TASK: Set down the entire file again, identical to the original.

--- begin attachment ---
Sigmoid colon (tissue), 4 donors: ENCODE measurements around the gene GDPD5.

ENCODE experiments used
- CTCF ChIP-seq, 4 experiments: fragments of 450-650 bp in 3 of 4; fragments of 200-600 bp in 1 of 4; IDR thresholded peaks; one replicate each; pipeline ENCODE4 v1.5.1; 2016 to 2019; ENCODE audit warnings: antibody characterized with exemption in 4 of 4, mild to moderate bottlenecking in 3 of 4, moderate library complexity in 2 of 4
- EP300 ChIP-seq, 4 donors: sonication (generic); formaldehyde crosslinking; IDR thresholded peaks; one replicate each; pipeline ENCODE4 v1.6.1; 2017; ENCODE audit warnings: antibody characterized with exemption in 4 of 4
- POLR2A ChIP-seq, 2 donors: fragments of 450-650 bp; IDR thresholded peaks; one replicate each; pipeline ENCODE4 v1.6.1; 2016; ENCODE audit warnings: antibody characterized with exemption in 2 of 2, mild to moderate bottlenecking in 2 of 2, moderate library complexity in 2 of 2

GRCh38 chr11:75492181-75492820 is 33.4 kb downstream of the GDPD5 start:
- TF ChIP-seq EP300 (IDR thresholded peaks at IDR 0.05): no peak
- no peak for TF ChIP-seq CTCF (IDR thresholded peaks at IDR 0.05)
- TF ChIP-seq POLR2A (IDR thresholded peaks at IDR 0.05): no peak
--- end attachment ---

Sigmoid colon (tissue), 4 donors: ENCODE measurements around the gene GDPD5.

ENCODE experiments used
- CTCF ChIP-seq, 4 experiments: fragments of 450-650 bp in 3 of 4; fragments of 200-600 bp in 1 of 4; IDR thresholded peaks; one replicate each; pipeline ENCODE4 v1.5.1; 2016 to 2019; ENCODE audit warnings: antibody characterized with exemption in 4 of 4, mild to moderate bottlenecking in 3 of 4, moderate library complexity in 2 of 4
- EP300 ChIP-seq, 4 donors: sonication (generic); formaldehyde crosslinking; IDR thresholded peaks; one replicate each; pipeline ENCODE4 v1.6.1; 2017; ENCODE audit warnings: antibody characterized with exemption in 4 of 4
- POLR2A ChIP-seq, 2 donors: fragments of 450-650 bp; IDR thresholded peaks; one replicate each; pipeline ENCODE4 v1.6.1; 2016; ENCODE audit warnings: antibody characterized with exemption in 2 of 2, mild to moderate bottlenecking in 2 of 2, moderate library complexity in 2 of 2

GRCh38 chr11:75492181-75492820 is 33.4 kb downstream of the GDPD5 start:
- TF ChIP-seq EP300 (IDR thresholded peaks at IDR 0.05): no peak
- no peak for TF ChIP-seq CTCF (IDR thresholded peaks at IDR 0.05)
- TF ChIP-seq POLR2A (IDR thresholded peaks at IDR 0.05): no peak